Jason Lisle: Darwin Was a Creationist

You’re familiar with the work of Jason Lisle, Ph.D., the creationist astrophysicist employed by the ever-growing creationist conglomerate of Ken Ham (ol’ Hambo). Hambo is the genius who brought you the website Answers in Genesis (AIG) and the mind-boggling Creation Museum.

We have recently been discussing Jason Lisle’s “Instant Starlight” Paper, Again, but there is so much more to be learned from his writings.

We present to you, dear reader, some excerpts from an article at the AIG website that Jason wrote more than two years ago, but it’s still worth our attention: Darwin — Unwittingly a “Creationist”. Attention-getting title, what? The bold font was added by us:

Evolutionists often attempt to use observational science — arguments from biology, paleontology, geology, or even astronomy — to support their belief. But the really interesting thing is that they base all their arguments on principles that ultimately come from biblical creation! As strange as it may sound, evolutionists must unwittingly assume that creation is true in order to argue against it. That means that Darwin was (in a sense) a “creationist.” All evolutionists must borrow the principles of biblical creation in order to do science (even though they would deny this).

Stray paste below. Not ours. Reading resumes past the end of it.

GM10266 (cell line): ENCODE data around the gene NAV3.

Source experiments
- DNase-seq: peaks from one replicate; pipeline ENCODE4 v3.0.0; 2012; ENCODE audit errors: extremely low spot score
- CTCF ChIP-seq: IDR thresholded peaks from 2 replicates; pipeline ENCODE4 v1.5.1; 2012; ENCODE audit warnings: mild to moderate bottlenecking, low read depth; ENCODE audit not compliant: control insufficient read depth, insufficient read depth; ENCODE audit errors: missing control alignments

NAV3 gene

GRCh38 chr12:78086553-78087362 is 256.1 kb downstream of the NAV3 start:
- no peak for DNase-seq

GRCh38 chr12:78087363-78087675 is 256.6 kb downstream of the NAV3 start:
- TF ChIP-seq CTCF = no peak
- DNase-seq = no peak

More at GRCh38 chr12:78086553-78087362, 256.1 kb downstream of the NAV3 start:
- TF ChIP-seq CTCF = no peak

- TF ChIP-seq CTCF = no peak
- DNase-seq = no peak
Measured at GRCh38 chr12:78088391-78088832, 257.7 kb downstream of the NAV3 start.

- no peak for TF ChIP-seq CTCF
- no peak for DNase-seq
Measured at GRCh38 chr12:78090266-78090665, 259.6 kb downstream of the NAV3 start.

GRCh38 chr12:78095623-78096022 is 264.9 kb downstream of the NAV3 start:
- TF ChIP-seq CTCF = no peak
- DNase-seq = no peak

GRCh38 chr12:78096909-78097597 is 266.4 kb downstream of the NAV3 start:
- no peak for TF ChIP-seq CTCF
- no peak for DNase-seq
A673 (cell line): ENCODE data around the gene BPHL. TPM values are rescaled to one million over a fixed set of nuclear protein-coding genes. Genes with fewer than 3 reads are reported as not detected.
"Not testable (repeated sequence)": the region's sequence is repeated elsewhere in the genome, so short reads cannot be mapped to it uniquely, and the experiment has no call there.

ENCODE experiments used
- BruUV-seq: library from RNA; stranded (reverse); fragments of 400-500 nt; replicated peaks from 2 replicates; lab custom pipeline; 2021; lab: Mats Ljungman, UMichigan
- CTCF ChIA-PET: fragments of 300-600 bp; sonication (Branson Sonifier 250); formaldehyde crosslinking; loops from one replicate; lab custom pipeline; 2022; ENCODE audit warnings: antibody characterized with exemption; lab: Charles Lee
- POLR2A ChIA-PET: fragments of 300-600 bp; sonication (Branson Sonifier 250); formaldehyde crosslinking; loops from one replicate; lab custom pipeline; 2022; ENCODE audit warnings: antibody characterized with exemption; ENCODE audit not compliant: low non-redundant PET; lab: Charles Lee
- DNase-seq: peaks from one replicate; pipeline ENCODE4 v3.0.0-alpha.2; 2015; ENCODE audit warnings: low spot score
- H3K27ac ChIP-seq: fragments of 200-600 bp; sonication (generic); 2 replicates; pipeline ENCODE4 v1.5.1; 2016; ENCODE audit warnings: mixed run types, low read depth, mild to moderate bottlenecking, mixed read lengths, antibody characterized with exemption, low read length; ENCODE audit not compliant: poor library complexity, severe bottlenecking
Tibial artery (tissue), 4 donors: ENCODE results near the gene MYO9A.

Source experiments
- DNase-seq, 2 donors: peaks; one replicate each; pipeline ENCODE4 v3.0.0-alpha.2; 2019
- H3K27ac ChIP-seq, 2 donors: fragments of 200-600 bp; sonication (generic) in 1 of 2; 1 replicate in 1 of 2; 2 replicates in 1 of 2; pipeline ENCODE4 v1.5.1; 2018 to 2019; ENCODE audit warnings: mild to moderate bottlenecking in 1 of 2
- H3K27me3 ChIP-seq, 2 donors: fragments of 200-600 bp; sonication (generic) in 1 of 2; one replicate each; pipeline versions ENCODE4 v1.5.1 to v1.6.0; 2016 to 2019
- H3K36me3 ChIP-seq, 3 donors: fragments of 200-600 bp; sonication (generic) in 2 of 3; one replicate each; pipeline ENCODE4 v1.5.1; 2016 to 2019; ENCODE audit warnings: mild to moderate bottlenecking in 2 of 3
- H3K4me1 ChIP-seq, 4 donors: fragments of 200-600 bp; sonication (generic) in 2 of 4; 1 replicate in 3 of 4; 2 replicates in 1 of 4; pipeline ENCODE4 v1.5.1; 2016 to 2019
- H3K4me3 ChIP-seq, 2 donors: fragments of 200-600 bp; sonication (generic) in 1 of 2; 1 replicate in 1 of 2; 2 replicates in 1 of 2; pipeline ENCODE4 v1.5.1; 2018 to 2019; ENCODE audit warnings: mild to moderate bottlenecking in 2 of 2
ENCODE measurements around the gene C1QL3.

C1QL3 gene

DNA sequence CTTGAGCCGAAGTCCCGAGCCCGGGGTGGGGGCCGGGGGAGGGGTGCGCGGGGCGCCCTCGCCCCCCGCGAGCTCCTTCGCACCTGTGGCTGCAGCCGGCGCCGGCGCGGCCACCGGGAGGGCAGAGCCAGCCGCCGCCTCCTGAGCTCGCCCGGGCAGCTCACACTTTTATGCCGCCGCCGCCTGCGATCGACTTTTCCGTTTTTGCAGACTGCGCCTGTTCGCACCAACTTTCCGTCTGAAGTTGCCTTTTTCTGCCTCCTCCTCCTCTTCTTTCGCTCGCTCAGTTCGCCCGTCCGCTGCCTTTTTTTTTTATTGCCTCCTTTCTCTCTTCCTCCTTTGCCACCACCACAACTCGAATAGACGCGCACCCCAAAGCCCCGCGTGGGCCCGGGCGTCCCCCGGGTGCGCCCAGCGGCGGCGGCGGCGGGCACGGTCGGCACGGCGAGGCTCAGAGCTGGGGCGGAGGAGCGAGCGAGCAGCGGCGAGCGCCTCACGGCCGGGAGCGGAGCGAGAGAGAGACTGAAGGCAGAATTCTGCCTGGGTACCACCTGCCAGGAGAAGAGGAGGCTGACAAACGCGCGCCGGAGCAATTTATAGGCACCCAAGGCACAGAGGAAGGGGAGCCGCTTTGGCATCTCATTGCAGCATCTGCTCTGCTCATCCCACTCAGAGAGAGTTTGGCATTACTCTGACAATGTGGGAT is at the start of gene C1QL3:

That opening paragraph sums up Jason’s position, and everything that follows is his reasoning. Let’s read on: